Our favorite is PID, which is the only ETF to offer quality dividends with a strategy similar to that of our domestic ETF favorites. It is the most appropriate international dividend holding for total return investors. Like the quality domestic ETFs, its yield is not higher than that offered by broad international funds like iShares MSCI EAFE Index (NYSEARCA:EFA). PID has seen healthy inflow over the past year, but nowhere near the level of the more-speculative ETFs. PID's five-year dividend growth screen would be considered insufficient for a top domestic dividend fund, but it stands out among international dividend funds. Its holdings are more durable, which resulted in lower volatility and higher risk-adjusted return over the past five years. PID has a blended portfolio with valuation metrics more expensive than its competitors'. PID is expensive, charging 0.56% a year.

DWX, which attracted almost $500 million of inflow over the past year, requires constituents to have paid dividends for the past three years, with positive three-year EPS and profitability. DWX provides 6% or higher yield, but its lower-quality portfolio is the most volatile of any international dividend ETF. DWX charges a relatively cheap expense ratio of 0.45%. DWX is most appropriate for income investors willing to sacrifice price appreciation for higher yield.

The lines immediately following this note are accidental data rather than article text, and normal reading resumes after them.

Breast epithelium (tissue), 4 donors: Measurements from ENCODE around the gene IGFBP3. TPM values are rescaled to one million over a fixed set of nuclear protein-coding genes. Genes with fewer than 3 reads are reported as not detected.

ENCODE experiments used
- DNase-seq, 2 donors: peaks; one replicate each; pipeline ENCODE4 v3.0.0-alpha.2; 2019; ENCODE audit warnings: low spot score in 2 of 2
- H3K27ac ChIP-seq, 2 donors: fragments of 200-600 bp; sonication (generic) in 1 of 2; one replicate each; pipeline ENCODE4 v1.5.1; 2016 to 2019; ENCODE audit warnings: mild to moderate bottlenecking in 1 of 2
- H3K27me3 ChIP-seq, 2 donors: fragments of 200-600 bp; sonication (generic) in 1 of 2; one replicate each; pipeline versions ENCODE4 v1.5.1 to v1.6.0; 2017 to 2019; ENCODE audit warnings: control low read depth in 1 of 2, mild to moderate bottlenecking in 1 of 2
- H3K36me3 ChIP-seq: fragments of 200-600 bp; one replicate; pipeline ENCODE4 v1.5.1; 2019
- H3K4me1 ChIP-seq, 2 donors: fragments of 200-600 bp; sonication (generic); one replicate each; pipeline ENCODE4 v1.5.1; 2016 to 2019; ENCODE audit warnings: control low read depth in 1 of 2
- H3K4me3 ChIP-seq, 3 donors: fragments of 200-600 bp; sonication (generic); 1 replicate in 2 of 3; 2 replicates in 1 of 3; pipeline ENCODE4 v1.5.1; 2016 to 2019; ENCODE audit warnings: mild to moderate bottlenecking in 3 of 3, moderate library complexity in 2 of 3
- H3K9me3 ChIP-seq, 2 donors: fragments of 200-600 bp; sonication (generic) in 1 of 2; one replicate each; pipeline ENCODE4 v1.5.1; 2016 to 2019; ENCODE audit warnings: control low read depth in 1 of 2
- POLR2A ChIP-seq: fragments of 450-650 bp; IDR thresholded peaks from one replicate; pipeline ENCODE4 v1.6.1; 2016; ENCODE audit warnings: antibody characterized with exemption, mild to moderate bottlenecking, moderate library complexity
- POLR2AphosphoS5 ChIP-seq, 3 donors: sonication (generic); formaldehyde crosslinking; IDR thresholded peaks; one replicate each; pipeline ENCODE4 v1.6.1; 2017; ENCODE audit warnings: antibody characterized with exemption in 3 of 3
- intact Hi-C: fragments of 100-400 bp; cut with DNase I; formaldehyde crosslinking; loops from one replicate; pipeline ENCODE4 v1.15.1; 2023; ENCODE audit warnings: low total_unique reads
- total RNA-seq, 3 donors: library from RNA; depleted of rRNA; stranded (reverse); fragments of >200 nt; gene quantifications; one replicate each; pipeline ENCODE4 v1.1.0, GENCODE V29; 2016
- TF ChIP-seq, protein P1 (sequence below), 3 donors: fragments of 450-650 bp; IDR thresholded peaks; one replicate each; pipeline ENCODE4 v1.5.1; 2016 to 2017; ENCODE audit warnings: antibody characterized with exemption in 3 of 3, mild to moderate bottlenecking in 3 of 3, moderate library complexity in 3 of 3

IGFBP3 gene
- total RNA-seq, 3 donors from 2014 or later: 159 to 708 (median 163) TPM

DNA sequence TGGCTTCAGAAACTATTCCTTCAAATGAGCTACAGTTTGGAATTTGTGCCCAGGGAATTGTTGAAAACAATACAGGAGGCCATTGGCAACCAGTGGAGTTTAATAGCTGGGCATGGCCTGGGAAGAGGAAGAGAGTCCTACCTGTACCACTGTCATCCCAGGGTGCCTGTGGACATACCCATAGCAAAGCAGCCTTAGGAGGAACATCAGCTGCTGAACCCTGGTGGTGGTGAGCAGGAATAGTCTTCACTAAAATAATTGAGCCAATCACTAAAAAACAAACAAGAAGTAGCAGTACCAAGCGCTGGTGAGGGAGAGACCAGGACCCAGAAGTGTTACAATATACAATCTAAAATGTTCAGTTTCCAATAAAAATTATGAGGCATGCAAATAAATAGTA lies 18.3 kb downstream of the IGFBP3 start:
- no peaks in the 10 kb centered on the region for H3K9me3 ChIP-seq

IDV was the most popular ETF over the past year, drawing almost $1 billion of inflow. It requires constituents to have raised dividends over the past three years without halting payment. Constituents are cut if their payout ratio is more than 150% of their country's average. These screens are more quality-focused than DWX's, which has resulted in less volatility historically. IDV was still more volatile than the MSCI EAFE Index over the past five years. This ETF yields 4.57% as of this writing, offering a balance between PID's quality and DWX's risky high yield. It costs 0.50% a year, which is about average.